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A Hesitant History

In the ongoing battle against COVID-19, one of the greatest threats in the black community isn’t found in the lack of social distancing, masks, or variants. The threat is found in our people’s hesitancy to take the vaccine that has proven to save lives and mitigate symptoms of those who still contract the disease. 

COVID-19 doesn’t have to be a death sentence when you overcome the fear of the unknown. In fact, the unknown is a choice as there are advocates and organizations concentrating on sharing the good news about beating COVID-19. 

In the midst of the pandemic, that hesitancy further exposes our community to greater danger.

The Coronavirus Vaccine Hesitancy in Black and Latinx Communities was a study whose findings show that only 14% of African Americans mostly or completely trust the vaccine to be safe. These findings echo the sentiments of Jacksonville native, Tiffany Montgomery.

“I would be real hesitant to get in [the vaccination] line right now,” Tiffany confesses. “It’s too much like the Tuskegee Experiments.”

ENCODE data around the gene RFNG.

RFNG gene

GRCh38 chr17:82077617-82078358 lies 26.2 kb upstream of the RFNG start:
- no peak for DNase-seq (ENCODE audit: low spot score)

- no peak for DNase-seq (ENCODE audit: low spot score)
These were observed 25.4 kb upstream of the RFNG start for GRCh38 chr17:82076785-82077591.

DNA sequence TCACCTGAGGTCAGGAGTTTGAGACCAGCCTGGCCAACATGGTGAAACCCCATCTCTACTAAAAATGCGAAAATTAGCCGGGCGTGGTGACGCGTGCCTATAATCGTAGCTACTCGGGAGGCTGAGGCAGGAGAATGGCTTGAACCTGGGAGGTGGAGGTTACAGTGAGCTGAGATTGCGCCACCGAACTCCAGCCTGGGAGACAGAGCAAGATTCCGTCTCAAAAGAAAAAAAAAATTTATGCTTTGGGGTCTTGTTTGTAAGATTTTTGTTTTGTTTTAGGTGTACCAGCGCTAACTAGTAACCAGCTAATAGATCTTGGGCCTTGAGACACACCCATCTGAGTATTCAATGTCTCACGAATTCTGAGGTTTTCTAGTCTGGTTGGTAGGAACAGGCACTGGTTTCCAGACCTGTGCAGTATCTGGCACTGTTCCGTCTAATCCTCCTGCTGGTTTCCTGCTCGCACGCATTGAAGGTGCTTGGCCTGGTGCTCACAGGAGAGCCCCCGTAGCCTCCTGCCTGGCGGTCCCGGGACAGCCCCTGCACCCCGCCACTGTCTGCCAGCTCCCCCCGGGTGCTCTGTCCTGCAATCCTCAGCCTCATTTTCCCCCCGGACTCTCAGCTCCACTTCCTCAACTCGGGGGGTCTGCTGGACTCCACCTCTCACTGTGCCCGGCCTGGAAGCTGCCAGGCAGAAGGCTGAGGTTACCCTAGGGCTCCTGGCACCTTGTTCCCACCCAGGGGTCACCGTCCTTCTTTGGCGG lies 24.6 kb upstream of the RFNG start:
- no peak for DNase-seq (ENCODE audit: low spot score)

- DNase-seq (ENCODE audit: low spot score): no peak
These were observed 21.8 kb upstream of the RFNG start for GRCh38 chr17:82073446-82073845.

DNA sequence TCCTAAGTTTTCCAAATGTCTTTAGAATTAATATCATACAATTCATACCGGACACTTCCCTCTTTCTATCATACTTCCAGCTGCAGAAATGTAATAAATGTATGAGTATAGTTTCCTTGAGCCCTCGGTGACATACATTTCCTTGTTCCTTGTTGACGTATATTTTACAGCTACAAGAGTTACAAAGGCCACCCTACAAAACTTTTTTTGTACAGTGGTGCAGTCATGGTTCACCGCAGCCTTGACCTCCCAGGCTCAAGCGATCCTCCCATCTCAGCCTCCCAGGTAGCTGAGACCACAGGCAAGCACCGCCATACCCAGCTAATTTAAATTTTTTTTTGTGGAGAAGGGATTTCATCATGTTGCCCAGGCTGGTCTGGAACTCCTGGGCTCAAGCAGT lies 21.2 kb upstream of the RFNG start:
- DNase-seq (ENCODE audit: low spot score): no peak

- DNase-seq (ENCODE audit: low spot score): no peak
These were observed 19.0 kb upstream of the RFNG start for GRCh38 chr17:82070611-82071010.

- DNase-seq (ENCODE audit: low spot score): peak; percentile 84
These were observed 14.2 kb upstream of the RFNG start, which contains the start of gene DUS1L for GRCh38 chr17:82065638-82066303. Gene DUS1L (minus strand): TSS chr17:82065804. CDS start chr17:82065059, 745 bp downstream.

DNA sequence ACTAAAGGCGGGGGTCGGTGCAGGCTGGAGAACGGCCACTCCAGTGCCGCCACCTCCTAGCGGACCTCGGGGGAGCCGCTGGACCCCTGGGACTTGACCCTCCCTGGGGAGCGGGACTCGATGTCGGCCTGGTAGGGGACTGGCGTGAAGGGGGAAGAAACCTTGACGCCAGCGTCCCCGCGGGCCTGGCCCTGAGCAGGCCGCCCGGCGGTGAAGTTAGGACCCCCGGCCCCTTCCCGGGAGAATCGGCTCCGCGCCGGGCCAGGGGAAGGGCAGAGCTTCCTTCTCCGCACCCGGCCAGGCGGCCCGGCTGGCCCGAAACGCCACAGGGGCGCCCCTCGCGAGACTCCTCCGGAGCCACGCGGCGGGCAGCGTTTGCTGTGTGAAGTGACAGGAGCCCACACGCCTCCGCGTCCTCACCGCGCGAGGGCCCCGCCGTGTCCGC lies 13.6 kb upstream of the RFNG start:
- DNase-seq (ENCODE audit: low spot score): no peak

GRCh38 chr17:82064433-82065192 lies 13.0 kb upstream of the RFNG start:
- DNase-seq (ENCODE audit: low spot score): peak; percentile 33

Some believe that history in Tuskegee is the epicenter of mistrust between the African American and medical communities. In the midst of the pandemic, that hesitancy further exposes our community to greater danger. NOWINCLUDED is partnering with other like-minded change agents to engage, educate and equip people like Tiffany to understand the true risks and make a decision to protect herself and her family. 

“Get our people educated and well-informed so that they can make a decision,” said Joanice Thompson, Community Engagement Liaison with the Alabama Conference of Black Mayors.

These groups also want to make sure there is equal access to adequate healthcare along with adequate information that is properly disseminated. By providing additional resources, we can debunk myths and shed light on broken information that can help us build whole answers to our community’s challenges, including the getting the COVID-19 vaccine. 

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